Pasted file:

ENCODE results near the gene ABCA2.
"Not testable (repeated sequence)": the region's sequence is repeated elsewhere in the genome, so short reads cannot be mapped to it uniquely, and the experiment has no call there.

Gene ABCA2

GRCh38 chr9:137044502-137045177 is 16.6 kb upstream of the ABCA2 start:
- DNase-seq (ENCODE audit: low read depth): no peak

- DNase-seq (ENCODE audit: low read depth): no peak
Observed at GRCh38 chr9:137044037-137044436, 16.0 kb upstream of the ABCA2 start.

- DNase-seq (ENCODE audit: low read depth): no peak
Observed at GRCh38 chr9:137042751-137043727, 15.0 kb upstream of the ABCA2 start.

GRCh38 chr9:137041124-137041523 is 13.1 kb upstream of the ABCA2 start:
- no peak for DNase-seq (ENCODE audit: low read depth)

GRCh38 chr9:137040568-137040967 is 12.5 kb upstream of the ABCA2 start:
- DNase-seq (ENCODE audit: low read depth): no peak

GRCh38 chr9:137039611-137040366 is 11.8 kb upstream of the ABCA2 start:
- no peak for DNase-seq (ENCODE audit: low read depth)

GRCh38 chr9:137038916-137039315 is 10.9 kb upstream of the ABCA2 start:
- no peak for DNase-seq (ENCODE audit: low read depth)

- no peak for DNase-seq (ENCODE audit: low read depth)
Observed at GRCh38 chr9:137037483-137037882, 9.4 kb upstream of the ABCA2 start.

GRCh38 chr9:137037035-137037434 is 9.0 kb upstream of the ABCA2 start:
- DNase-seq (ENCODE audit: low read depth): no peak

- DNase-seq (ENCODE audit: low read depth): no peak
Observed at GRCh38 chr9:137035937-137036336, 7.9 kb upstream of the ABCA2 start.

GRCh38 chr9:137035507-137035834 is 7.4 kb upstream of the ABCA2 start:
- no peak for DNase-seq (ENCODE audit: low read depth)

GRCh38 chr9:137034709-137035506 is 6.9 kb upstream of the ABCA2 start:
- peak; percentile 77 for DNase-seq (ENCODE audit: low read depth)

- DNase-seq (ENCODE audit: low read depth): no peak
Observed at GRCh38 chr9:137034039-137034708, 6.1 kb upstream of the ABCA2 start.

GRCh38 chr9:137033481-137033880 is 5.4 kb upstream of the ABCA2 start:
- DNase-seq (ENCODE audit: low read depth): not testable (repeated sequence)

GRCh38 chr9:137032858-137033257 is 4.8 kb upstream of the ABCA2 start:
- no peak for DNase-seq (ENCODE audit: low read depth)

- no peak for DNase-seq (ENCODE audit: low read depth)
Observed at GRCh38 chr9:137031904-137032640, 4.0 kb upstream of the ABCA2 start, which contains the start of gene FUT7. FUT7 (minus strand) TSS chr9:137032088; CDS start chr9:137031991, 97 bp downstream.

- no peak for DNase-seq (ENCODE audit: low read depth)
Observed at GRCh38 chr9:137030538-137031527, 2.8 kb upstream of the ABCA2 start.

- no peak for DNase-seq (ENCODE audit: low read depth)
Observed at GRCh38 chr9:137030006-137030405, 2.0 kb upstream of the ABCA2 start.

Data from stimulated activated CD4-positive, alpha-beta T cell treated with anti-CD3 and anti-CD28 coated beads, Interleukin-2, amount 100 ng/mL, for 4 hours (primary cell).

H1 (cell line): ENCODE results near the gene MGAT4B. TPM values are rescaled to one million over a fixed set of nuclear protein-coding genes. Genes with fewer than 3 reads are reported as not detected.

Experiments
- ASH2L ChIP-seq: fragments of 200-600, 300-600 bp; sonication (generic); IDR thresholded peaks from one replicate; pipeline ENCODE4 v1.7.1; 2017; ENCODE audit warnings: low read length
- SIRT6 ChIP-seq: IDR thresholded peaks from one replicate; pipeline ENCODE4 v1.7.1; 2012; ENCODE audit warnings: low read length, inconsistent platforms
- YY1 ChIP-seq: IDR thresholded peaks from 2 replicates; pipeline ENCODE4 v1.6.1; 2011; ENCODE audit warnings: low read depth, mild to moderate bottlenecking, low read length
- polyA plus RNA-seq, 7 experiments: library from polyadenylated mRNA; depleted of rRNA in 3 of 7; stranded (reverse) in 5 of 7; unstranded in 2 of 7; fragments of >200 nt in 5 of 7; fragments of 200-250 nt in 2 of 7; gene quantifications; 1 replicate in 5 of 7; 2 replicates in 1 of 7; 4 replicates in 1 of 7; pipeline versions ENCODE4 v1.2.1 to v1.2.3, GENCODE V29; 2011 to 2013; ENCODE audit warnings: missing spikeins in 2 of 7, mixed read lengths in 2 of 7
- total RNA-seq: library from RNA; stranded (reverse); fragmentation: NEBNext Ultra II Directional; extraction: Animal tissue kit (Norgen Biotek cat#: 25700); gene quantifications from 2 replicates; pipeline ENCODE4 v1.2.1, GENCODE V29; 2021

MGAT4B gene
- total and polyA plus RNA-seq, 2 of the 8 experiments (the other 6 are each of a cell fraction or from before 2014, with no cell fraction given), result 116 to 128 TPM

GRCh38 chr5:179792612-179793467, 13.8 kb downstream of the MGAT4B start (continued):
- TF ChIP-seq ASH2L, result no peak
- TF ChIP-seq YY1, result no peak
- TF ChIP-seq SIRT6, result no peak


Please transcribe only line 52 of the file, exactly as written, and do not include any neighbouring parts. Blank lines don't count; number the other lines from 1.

- TF ChIP-seq YY1, result no peak